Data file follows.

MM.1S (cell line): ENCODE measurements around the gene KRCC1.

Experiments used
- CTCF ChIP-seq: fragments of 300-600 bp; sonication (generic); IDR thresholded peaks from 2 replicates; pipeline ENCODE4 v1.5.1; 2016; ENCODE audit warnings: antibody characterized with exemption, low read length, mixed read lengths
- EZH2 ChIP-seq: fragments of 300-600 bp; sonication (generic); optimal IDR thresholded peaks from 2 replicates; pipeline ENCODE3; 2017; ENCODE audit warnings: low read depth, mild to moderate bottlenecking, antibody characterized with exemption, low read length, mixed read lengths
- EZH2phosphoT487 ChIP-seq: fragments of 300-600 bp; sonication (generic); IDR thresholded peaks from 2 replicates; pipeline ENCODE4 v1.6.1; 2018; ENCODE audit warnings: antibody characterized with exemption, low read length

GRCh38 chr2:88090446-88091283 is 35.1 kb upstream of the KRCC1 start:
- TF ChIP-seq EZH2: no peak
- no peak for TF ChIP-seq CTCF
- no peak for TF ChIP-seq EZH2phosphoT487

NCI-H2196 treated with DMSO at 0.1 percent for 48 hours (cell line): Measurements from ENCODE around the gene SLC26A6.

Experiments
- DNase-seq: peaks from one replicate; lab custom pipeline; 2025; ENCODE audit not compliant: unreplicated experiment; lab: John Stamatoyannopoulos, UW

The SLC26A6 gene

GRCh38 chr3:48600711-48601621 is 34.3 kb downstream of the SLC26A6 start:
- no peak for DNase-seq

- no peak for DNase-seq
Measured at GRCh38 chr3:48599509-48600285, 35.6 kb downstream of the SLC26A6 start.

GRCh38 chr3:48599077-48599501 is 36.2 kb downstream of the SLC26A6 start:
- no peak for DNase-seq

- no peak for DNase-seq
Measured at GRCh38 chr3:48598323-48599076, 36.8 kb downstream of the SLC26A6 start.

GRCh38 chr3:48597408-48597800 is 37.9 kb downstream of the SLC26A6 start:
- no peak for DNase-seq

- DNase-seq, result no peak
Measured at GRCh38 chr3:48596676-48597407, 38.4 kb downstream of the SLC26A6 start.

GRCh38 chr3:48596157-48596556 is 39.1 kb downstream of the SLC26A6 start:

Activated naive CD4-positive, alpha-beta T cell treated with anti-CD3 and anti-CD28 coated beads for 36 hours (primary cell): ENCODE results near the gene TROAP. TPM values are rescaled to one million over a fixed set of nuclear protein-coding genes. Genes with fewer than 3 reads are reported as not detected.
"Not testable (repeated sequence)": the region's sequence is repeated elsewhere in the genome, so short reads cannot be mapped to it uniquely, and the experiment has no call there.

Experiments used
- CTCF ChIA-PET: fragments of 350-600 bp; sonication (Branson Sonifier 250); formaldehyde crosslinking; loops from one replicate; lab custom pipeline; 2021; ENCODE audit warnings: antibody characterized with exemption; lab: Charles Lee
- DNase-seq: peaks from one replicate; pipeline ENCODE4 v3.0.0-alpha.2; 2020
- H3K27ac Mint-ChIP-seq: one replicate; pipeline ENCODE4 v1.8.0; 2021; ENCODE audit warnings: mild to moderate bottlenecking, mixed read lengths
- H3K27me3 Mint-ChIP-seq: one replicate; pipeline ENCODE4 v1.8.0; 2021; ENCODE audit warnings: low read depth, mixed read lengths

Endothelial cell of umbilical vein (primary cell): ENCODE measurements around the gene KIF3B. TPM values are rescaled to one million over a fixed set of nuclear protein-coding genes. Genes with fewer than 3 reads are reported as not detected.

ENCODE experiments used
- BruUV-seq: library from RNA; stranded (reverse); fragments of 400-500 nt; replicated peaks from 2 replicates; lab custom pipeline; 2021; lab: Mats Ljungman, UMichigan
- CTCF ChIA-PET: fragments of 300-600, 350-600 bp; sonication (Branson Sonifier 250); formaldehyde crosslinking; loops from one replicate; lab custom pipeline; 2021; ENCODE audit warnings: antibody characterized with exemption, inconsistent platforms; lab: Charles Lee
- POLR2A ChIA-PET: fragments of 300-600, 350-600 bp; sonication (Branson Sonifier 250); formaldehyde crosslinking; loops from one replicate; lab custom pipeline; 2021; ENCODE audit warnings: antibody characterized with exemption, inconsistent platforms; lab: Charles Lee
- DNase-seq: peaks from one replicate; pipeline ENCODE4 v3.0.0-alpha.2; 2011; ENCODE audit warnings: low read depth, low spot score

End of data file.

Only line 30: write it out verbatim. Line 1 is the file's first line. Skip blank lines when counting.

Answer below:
- CTCF ChIA-PET: fragments of 350-600 bp; sonication (Branson Sonifier 250); formaldehyde crosslinking; loops from one replicate; lab custom pipeline; 2021; ENCODE audit warnings: antibody characterized with exemption; lab: Charles Lee